An economical importance of cereals can be increased by improving quantitative as well as qualitative trait such as nutritional value. Beside polysaccharides, cereals are the main source of proteins in human nutrition, but there is a lack of n-3 and n-6 polyunsaturated fatty acids. Changes in the composition of fatty acids in cereal grains are not feasible by classical breeding methods, but an alternative approach to achieve this task might be based on aimed genetic transformation of cereals. Delta-6-desaturase (D6D) is an enzyme catalyzing conversion of linoleic acid (C 18:2, n-6; LA) to gamma-linolenic acid (C18:3, n-6, GLA). Synthetic D6D gene was prepared with codon usage optimized for cereals. This synthetic gene was cloned into vector with endosperm specific promoter Dx5 (gene encoding subunit of high-molecular-weight glutenin) and signal sequence of Dx5 gene was inserted in front of D6D gene with the aim to destinate fused protein into endoplasmic reticulum (PUFA synthesis location). Immature scutella of cereals were transformed by biolistic method. Transgenic plants were confirmed at genomic, transcriptomic and metabolomic level and GLA as the product of enzymatic reaction was confirmed using GC/MS. Moreover, stearidonic acid (C18:4, n-3, SDA), that is biosynthesized from alpha-linolenic acid by D6D, was also detected in transgenic cereals. It should be emphasized that synthesis of neither GLA nor SDA in cereal grains has never been described so far. The work was supported by grants APVV-0294-11 and APVV-0662-11.
BIO 3: Biocatalysis II
Chair(s): C.T. Hou, USDA, ARS, NCAUR, USA; S.H. Yoon, Korea Food Research Institute, South Korea
Structured Lipid Synthesis by Enzymatic Transesterification
S. Yoon(1), J. Rhee(2)
(1)Korea Food Research Institute, Korea, Republic of (2)KAIST, Korea, Republic of
Salatrim (short and long acyl triglyceride molecule) is a family of structured lipids that provides the physical properties of fat, but with approximately half of the calories of typical edible oil. If the stearic acid is at the 2-position of the triacylglycerols, the resulting 2-monostearin is steadily absorbed. If, however, it is at the 1- or 3-position, it is released as free stearic acid and, in the presence of calcium and magnesium, it is poorly absorbed. Thus, the position of long-chain fatty acid in the triacylglycerol molecule is very important for calories. Enzymatic methods need small energy consumption compared to chemical methods and can remove side-product production. For the production of salatrim, stearic acid and acetic acid were chosen for their fatty acid composition. Short-chain fatty acid such as acetic acid gives low caloric availability and long-chain fatty acid (more than C18) such as stearic acid is seldom absorbed by the body. Total caloric availability of salatrim is lower than that of the typical edible oil. Long chain fatty acids could be incorporated mainly at the 1- or 3-position of the triacylglycerols by 1,3-specific lipase and, thus, the caloric availability of the salatrim synthesized by the enzymatic reaction would be lower than that synthesized by the chemical reaction. Transesterification reaction with triacetin and stearic acid using lipase in a solvent-free system for the production of salatrim were performed and characterized.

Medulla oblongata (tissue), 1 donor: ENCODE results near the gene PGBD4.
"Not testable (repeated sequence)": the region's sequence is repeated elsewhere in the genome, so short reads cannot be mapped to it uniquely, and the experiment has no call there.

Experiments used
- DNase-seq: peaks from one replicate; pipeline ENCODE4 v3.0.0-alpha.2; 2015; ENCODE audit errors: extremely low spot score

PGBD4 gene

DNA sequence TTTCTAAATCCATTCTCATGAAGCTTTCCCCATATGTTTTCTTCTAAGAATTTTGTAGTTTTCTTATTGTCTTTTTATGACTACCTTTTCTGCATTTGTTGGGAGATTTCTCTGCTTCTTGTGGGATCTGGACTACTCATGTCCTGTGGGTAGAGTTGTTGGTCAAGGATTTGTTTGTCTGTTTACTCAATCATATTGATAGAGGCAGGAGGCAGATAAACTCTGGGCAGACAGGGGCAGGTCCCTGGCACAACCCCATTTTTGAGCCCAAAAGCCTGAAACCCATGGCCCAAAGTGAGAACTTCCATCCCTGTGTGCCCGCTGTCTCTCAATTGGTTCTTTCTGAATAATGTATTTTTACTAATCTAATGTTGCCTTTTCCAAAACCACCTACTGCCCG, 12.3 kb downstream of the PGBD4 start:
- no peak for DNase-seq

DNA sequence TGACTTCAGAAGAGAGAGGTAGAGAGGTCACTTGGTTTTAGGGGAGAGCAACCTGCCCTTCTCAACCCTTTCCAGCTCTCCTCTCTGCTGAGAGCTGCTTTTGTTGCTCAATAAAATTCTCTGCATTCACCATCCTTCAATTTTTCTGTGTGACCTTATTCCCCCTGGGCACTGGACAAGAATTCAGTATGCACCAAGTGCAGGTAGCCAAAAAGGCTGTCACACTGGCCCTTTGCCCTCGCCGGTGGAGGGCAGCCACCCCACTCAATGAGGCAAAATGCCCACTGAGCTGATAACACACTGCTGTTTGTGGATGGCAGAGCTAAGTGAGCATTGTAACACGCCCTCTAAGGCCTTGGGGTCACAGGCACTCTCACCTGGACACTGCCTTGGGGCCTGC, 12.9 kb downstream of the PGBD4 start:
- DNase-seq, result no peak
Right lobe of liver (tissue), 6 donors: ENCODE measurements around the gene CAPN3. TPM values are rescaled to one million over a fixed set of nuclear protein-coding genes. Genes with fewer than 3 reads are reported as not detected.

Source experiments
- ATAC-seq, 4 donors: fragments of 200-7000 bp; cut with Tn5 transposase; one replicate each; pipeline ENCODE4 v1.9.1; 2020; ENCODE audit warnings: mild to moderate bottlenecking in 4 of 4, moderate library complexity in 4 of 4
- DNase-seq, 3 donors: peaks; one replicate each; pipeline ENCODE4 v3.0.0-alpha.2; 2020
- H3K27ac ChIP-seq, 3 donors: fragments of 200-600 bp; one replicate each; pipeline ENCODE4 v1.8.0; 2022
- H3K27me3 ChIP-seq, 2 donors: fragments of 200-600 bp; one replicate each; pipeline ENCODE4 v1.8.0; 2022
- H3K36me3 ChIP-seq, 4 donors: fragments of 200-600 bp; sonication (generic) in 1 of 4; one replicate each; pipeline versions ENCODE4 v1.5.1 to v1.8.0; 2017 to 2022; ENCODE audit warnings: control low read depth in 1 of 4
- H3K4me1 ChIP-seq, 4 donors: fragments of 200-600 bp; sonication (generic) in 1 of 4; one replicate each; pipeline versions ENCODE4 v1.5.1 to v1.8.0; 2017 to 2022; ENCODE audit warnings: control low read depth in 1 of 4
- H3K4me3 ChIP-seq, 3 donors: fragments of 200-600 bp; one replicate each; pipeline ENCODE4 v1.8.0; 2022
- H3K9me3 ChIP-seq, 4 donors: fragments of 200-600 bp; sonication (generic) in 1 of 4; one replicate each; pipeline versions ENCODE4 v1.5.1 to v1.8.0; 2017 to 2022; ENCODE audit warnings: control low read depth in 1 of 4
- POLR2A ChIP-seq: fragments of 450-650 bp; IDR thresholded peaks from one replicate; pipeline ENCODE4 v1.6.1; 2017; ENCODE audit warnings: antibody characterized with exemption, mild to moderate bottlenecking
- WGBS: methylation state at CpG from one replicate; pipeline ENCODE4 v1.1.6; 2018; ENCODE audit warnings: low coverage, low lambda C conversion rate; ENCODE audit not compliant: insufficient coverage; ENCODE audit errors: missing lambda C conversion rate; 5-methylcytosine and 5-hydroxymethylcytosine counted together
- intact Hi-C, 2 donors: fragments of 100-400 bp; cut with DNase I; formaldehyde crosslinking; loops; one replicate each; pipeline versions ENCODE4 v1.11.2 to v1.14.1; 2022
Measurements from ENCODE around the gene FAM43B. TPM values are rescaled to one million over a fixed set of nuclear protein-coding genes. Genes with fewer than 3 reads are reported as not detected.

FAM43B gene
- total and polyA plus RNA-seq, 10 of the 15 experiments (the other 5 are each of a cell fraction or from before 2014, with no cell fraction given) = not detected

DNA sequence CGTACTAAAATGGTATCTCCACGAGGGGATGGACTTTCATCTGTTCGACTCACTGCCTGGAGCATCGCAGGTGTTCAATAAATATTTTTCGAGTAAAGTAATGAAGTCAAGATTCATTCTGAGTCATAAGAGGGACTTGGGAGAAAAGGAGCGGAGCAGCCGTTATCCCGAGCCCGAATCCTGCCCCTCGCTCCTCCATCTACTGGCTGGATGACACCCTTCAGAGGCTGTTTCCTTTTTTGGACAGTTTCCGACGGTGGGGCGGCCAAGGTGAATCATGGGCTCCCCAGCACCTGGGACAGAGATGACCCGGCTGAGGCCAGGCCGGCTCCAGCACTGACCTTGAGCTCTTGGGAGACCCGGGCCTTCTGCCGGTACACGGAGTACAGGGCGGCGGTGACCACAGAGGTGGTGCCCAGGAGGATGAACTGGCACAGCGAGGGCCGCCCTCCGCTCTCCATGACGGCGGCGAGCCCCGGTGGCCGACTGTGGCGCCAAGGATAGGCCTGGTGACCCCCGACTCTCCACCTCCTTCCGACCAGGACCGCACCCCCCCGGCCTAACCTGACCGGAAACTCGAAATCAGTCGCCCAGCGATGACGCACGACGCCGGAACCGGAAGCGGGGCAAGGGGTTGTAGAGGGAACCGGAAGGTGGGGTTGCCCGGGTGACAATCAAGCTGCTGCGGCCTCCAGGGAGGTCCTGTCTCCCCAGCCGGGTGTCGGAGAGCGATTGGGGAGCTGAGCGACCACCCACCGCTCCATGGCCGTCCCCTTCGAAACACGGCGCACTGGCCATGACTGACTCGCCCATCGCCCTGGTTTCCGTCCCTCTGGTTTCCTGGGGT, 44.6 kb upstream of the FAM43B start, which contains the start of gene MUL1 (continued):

Production of Punicic Acid in Arabidopsis Seed Oil
R. Weselake(1), E. Mietkiewska(2), R. Miles(3)
(1)University of Alberta, Canada (2)University of Alberta, Canada (3)University of Alberta, Canada